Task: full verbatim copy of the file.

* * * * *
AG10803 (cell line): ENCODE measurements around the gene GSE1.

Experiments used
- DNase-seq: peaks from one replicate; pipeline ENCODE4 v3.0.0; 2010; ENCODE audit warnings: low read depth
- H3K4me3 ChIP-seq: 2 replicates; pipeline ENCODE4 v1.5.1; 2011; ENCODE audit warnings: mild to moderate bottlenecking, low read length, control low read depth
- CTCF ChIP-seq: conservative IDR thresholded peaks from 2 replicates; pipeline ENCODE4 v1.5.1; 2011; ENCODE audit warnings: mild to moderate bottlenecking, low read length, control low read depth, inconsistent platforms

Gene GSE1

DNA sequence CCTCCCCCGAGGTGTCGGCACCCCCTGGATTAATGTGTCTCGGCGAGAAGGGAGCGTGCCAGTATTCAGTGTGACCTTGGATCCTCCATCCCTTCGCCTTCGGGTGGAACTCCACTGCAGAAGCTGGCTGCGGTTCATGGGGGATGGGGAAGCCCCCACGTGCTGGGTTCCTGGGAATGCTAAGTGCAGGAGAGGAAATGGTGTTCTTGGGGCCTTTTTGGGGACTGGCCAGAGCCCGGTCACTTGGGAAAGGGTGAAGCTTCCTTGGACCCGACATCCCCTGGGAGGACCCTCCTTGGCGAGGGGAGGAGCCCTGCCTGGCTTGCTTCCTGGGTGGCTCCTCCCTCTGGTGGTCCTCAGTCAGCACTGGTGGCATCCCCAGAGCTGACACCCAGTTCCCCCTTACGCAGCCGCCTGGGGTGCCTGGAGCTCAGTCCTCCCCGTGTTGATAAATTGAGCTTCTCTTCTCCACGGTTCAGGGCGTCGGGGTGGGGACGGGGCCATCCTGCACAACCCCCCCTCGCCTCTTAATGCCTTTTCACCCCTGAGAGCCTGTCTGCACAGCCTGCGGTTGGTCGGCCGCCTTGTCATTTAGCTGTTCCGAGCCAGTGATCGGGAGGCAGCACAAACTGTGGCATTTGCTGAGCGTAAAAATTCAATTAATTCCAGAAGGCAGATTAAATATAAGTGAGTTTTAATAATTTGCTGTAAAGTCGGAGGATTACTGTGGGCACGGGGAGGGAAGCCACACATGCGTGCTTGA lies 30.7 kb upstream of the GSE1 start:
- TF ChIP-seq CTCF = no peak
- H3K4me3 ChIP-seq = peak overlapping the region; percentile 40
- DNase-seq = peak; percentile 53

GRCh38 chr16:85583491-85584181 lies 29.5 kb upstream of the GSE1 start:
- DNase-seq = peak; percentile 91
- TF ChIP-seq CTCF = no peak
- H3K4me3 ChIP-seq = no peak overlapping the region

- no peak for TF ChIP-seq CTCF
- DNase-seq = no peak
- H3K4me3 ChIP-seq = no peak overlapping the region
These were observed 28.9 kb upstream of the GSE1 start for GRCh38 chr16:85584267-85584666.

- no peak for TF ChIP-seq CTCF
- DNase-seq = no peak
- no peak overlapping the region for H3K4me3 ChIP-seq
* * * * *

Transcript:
AG10803 (cell line): ENCODE measurements around the gene GSE1.

Experiments used
- DNase-seq: peaks from one replicate; pipeline ENCODE4 v3.0.0; 2010; ENCODE audit warnings: low read depth
- H3K4me3 ChIP-seq: 2 replicates; pipeline ENCODE4 v1.5.1; 2011; ENCODE audit warnings: mild to moderate bottlenecking, low read length, control low read depth
- CTCF ChIP-seq: conservative IDR thresholded peaks from 2 replicates; pipeline ENCODE4 v1.5.1; 2011; ENCODE audit warnings: mild to moderate bottlenecking, low read length, control low read depth, inconsistent platforms

Gene GSE1

DNA sequence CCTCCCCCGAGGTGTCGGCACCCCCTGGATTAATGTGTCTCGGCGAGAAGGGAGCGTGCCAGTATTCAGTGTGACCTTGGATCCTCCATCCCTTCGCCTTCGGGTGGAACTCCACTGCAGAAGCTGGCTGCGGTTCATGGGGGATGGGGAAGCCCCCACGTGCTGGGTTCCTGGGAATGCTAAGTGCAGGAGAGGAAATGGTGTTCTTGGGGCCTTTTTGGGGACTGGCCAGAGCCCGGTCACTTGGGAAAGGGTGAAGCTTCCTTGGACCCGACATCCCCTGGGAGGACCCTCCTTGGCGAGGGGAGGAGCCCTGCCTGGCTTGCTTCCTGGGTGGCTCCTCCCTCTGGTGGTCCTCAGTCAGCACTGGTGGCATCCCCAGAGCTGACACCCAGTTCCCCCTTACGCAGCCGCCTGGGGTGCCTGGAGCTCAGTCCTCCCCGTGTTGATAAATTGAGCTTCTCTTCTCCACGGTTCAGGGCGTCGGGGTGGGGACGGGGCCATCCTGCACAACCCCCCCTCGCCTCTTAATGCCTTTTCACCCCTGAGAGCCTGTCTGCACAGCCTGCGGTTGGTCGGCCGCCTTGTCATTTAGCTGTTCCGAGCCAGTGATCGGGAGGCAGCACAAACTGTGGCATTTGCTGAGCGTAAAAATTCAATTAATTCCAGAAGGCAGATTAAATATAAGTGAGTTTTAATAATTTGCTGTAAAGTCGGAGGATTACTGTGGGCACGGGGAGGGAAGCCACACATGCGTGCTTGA lies 30.7 kb upstream of the GSE1 start:
- TF ChIP-seq CTCF = no peak
- H3K4me3 ChIP-seq = peak overlapping the region; percentile 40
- DNase-seq = peak; percentile 53

GRCh38 chr16:85583491-85584181 lies 29.5 kb upstream of the GSE1 start:
- DNase-seq = peak; percentile 91
- TF ChIP-seq CTCF = no peak
- H3K4me3 ChIP-seq = no peak overlapping the region

- no peak for TF ChIP-seq CTCF
- DNase-seq = no peak
- H3K4me3 ChIP-seq = no peak overlapping the region
These were observed 28.9 kb upstream of the GSE1 start for GRCh38 chr16:85584267-85584666.

- no peak for TF ChIP-seq CTCF
- DNase-seq = no peak
- no peak overlapping the region for H3K4me3 ChIP-seq